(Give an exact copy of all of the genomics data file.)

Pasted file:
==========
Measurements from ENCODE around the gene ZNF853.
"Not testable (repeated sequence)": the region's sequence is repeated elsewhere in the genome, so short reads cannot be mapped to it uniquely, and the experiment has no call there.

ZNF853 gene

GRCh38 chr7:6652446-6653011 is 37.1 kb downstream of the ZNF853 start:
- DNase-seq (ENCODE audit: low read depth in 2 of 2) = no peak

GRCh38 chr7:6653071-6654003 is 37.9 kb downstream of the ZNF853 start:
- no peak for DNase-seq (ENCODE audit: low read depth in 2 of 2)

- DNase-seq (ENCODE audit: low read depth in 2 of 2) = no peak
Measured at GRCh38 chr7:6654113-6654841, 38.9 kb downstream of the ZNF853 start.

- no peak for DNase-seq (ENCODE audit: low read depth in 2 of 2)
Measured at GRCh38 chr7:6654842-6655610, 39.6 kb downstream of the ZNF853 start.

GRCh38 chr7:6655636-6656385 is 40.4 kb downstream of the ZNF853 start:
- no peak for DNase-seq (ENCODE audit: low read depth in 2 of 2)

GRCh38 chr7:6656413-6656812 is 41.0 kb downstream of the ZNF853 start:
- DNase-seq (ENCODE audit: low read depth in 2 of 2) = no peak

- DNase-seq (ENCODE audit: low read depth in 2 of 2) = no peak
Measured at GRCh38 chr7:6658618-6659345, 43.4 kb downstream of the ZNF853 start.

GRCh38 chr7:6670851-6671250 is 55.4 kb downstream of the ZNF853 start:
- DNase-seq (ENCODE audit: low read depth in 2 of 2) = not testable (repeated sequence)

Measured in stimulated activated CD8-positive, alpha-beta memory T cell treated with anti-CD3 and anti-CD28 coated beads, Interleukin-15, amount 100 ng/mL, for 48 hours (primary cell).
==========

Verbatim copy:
Measurements from ENCODE around the gene ZNF853.
"Not testable (repeated sequence)": the region's sequence is repeated elsewhere in the genome, so short reads cannot be mapped to it uniquely, and the experiment has no call there.

ZNF853 gene

GRCh38 chr7:6652446-6653011 is 37.1 kb downstream of the ZNF853 start:
- DNase-seq (ENCODE audit: low read depth in 2 of 2) = no peak

GRCh38 chr7:6653071-6654003 is 37.9 kb downstream of the ZNF853 start:
- no peak for DNase-seq (ENCODE audit: low read depth in 2 of 2)

- DNase-seq (ENCODE audit: low read depth in 2 of 2) = no peak
Measured at GRCh38 chr7:6654113-6654841, 38.9 kb downstream of the ZNF853 start.

- no peak for DNase-seq (ENCODE audit: low read depth in 2 of 2)
Measured at GRCh38 chr7:6654842-6655610, 39.6 kb downstream of the ZNF853 start.

GRCh38 chr7:6655636-6656385 is 40.4 kb downstream of the ZNF853 start:
- no peak for DNase-seq (ENCODE audit: low read depth in 2 of 2)

GRCh38 chr7:6656413-6656812 is 41.0 kb downstream of the ZNF853 start:
- DNase-seq (ENCODE audit: low read depth in 2 of 2) = no peak

- DNase-seq (ENCODE audit: low read depth in 2 of 2) = no peak
Measured at GRCh38 chr7:6658618-6659345, 43.4 kb downstream of the ZNF853 start.

GRCh38 chr7:6670851-6671250 is 55.4 kb downstream of the ZNF853 start:
- DNase-seq (ENCODE audit: low read depth in 2 of 2) = not testable (repeated sequence)

Measured in stimulated activated CD8-positive, alpha-beta memory T cell treated with anti-CD3 and anti-CD28 coated beads, Interleukin-15, amount 100 ng/mL, for 48 hours (primary cell).